social construction of science

Neo Martinez szmrtnz at peseta.ucdavis.edu
Mon Apr 15 12:58:26 EST 1996


On 12 Apr 1996, Patricia S. Bowne wrote:

> Neo Martinez (sorry about getting your name wrong before) writes,

no problema about the name Pat, folks usually try and call me Leo or Neil..
> 
> >Asking scientists to seriously question reality is eerily 
> >similar to asking religious conservatives to seriously question god.  
> >The common response is that folks "just can't accept it." 
> 
> Asking scientists to question a particular theory about reality 
> gets the same kind of (usually bad) results as asking any other group to 
> question a particular theory, with the exception that scientists, because 
> they accept the idea that there is a single reality which all our 
> observations of phenomena reflect, must pay attention to your evidence. 
> Therefore you have more ways to convince them they're wrong. 
> 
> If you set aside *the belief that reality exists*, though, there is no 
> reason for scientists, or anybody else, to think that concordance with 
> observed phenomena is important in judging their theories.  
> 

The reason scientists have for ascribing importance to concordance is that
*such concordance is a fundamental rule of the game of science*.... just
as common law is to lawyers, just as accounting is to businesses.  Of
course we/they can and do break the rules by faking data, bribing juries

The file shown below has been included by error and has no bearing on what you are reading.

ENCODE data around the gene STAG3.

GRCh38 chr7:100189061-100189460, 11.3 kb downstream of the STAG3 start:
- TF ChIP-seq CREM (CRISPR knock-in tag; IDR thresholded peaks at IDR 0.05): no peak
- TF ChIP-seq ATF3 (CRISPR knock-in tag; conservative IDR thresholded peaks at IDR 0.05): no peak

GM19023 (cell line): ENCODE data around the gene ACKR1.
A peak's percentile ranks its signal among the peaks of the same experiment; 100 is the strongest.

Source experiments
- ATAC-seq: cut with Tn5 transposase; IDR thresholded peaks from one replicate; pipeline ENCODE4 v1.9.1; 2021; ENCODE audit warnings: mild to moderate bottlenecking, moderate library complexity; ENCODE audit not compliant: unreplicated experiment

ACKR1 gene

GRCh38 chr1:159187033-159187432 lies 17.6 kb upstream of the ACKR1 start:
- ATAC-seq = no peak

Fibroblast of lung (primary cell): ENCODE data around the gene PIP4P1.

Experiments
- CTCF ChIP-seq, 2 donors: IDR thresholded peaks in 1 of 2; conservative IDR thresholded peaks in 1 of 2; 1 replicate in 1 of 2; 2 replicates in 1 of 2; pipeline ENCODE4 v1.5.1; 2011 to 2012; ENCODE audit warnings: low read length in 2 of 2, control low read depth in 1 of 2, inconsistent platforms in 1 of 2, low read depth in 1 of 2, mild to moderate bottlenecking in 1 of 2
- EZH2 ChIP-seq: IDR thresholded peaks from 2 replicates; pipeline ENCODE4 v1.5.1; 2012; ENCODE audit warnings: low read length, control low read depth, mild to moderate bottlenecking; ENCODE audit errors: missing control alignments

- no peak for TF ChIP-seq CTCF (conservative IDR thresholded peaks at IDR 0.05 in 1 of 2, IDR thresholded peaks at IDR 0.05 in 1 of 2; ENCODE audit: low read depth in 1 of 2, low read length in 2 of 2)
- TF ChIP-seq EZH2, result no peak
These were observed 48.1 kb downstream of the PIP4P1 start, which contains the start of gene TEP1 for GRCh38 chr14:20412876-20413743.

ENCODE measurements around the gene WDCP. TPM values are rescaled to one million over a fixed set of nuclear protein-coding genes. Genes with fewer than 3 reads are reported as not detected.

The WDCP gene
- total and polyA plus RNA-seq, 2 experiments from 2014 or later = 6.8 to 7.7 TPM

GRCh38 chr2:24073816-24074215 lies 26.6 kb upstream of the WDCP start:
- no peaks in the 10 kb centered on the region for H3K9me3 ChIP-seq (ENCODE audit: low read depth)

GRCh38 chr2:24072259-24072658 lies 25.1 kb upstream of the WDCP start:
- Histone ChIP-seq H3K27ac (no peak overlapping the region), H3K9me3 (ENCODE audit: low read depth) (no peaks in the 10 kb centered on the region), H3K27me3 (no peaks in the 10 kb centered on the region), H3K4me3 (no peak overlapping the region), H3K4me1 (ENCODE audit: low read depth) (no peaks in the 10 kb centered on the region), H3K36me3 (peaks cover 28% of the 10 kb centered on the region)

or not reporting income but the rules (both formal and informal) define
and help guide the social activity.  Why should the larger society value
scientists and their rules?  The proof is in the pudding.  It appears that
many of the technological and medical advances that people value resulted
from science.  Cosmology (e.g., big bang *theory*) provides a satisfying
and remarkably consistent world view.  Environmental Biology provides
information about how to live on the planet without destroying valued living
things (including ourselves!).  I don't know if any of this is Real and I
don't even know what Reality is other than a widely embraced and
indefensible metaphysical assertion that has led to many intolerant views. 
Let's get rid of it and instead focus on rules such as reproducible
observation and concordance. 

	Beliefs by scientists in Reality, god, or White-male supremacy
are key to the social construction of science.  However, I would rather
base my science on reproducibility and concordance than on adherence or
avoidance of such beliefs.  They aren't essential. 

> Here's my challenge, anyway: For purposes of argument, I state 
> that women make $2.00 for every $1.00 men make, and therefore 
> we should not do anything to improve women's wages. 
> 
> How shall we debate this from a constructivist perspective, without appealing
> to the existence of some independent reality which must 
> hold for both of us, and which can be observed?

Good challenge!  My constructivist response is...

First, note who is saying this and why (this is also key in the
craniologist case).  In this case Pat is saying in for the purposes for 
argument... no problema.

Second, decide on rules of observation... whether by university financial
reports, tax returns, or interviews, a key criteria is *reproducibility*. 
If observers aren't coming up with similar observations, then this needs
to be addressed preferably before going further. (are some folks using
$/hour while others are using leisure time/year?)

Third, evaluate concordance.  State whether the observations are 
consistent with the hypothesis.

Fourth, since virtually all such observations contradict the claim, we 
would probably justify a conclusion opposite to the one postulated.

No appeals to reality have been made and the process of science has been 
engauged in.  Realists, relativists, constructivists, feminists, and 
supremacists (*not mutually exclusive categories*) can participate in 
this process.  Any problem here?

	-neo




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